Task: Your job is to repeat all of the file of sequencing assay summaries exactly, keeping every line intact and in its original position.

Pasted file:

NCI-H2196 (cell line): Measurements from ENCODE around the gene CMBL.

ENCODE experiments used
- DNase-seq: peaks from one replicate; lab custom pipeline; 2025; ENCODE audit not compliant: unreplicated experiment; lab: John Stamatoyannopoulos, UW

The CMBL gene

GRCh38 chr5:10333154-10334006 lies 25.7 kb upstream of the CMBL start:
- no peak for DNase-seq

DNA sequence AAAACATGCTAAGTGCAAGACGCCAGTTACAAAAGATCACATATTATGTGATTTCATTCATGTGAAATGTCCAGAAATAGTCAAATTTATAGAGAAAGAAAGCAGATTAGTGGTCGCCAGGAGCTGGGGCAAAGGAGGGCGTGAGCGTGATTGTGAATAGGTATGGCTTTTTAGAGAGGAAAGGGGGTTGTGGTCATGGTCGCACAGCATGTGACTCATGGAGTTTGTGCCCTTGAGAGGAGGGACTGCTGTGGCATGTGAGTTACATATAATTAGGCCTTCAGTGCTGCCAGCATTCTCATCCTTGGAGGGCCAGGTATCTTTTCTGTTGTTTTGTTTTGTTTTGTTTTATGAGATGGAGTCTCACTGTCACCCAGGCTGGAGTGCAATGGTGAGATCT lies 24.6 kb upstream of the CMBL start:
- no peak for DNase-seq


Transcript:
NCI-H2196 (cell line): Measurements from ENCODE around the gene CMBL.

ENCODE experiments used
- DNase-seq: peaks from one replicate; lab custom pipeline; 2025; ENCODE audit not compliant: unreplicated experiment; lab: John Stamatoyannopoulos, UW

The CMBL gene

GRCh38 chr5:10333154-10334006 lies 25.7 kb upstream of the CMBL start:
- no peak for DNase-seq

DNA sequence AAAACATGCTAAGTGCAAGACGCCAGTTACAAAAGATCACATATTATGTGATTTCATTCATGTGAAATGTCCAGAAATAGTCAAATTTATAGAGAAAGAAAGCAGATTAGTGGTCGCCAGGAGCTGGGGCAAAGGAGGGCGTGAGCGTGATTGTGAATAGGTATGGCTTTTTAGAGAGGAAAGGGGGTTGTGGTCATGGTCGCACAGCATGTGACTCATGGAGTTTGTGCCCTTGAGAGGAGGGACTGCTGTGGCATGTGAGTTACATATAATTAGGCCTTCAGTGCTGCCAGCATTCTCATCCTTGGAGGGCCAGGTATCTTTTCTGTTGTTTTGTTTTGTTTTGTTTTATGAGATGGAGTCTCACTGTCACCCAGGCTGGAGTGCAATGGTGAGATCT lies 24.6 kb upstream of the CMBL start:
- no peak for DNase-seq